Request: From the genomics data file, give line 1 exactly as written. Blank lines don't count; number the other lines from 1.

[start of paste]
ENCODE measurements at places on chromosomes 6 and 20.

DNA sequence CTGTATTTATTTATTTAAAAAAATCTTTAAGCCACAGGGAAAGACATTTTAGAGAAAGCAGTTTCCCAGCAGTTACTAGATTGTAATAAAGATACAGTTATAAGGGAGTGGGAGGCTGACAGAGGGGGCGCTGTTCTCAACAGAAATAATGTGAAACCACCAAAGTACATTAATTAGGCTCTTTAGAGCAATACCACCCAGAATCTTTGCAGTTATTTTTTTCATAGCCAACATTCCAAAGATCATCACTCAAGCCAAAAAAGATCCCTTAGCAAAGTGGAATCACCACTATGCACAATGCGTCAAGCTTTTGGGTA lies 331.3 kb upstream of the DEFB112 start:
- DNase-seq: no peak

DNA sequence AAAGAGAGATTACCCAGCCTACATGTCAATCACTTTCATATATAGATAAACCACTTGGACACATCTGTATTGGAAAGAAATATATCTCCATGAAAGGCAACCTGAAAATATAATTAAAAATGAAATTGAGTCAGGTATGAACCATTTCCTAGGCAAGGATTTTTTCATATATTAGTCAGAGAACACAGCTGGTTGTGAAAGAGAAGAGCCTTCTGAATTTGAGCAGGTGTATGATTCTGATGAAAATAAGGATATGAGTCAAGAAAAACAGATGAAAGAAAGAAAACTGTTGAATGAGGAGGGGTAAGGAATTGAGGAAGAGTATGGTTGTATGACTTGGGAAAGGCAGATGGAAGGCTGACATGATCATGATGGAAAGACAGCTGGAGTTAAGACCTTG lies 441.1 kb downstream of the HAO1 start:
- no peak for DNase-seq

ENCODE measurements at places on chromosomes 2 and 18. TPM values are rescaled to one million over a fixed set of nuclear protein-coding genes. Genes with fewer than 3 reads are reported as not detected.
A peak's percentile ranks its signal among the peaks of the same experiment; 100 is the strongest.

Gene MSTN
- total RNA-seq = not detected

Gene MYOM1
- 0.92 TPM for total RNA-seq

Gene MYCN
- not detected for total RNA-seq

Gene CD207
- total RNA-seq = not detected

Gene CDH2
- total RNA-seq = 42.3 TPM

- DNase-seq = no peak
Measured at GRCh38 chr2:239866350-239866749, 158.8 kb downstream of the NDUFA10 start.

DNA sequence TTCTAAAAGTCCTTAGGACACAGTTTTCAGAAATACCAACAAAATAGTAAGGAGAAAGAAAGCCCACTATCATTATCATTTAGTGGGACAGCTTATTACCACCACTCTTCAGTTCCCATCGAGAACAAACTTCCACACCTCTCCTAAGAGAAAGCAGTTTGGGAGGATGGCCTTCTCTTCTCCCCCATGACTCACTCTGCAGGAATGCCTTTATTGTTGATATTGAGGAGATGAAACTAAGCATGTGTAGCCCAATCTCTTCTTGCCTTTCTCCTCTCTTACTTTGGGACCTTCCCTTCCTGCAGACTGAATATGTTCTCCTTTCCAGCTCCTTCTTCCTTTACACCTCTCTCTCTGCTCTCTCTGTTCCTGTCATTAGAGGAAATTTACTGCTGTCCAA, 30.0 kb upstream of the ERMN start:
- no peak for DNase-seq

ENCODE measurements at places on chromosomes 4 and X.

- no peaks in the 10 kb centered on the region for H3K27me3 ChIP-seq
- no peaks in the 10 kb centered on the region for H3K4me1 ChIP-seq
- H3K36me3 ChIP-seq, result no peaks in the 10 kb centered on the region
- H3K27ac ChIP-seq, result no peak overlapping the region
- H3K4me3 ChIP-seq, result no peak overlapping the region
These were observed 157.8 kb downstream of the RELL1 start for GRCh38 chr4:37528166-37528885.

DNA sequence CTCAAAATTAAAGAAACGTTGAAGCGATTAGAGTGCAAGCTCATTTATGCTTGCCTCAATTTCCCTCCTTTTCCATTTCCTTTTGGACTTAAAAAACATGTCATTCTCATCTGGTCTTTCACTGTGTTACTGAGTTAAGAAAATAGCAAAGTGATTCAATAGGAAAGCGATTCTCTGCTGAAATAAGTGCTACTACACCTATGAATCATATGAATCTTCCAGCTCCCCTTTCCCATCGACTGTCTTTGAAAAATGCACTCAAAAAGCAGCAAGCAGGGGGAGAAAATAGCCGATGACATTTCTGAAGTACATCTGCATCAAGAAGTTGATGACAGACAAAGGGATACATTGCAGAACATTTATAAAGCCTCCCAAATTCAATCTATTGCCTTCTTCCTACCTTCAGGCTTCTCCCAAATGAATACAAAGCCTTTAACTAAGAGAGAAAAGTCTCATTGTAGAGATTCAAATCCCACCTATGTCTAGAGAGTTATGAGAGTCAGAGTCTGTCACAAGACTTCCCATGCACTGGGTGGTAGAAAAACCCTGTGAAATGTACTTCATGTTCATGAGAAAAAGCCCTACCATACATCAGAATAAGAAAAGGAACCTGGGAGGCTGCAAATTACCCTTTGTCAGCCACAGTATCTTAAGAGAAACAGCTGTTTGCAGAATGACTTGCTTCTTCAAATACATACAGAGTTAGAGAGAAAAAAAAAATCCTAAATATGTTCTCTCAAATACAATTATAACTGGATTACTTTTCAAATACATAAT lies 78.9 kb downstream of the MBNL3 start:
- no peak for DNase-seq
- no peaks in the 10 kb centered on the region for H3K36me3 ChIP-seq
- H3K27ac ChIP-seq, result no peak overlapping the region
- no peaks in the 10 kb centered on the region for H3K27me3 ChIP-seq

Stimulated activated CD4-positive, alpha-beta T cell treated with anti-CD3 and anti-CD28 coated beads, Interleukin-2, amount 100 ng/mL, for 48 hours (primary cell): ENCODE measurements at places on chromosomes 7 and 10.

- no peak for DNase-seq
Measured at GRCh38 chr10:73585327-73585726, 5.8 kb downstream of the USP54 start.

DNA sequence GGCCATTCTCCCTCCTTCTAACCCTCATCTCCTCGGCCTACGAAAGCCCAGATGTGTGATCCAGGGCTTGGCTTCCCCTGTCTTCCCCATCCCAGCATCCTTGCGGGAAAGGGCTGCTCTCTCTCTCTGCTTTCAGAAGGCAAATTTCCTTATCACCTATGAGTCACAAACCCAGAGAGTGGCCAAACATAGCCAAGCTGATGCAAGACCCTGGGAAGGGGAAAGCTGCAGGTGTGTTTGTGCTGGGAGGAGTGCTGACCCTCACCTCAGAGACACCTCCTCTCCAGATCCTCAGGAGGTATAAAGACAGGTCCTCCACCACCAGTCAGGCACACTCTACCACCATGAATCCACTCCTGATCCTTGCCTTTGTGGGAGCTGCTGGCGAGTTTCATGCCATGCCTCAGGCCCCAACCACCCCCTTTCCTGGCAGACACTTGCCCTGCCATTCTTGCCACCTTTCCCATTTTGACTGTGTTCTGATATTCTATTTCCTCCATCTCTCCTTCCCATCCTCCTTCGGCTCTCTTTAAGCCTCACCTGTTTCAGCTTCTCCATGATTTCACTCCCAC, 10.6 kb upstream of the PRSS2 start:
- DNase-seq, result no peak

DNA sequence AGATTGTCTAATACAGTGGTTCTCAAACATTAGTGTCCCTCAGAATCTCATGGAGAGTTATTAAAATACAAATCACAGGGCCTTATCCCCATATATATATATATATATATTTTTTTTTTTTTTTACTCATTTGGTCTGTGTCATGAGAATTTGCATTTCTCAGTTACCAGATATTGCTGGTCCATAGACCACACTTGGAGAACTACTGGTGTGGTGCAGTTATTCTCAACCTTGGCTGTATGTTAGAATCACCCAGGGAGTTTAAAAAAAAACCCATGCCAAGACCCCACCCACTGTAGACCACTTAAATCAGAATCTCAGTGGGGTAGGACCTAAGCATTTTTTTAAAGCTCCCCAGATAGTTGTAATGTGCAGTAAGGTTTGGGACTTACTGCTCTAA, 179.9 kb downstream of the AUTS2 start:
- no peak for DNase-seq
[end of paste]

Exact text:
ENCODE measurements at places on chromosomes 6 and 20.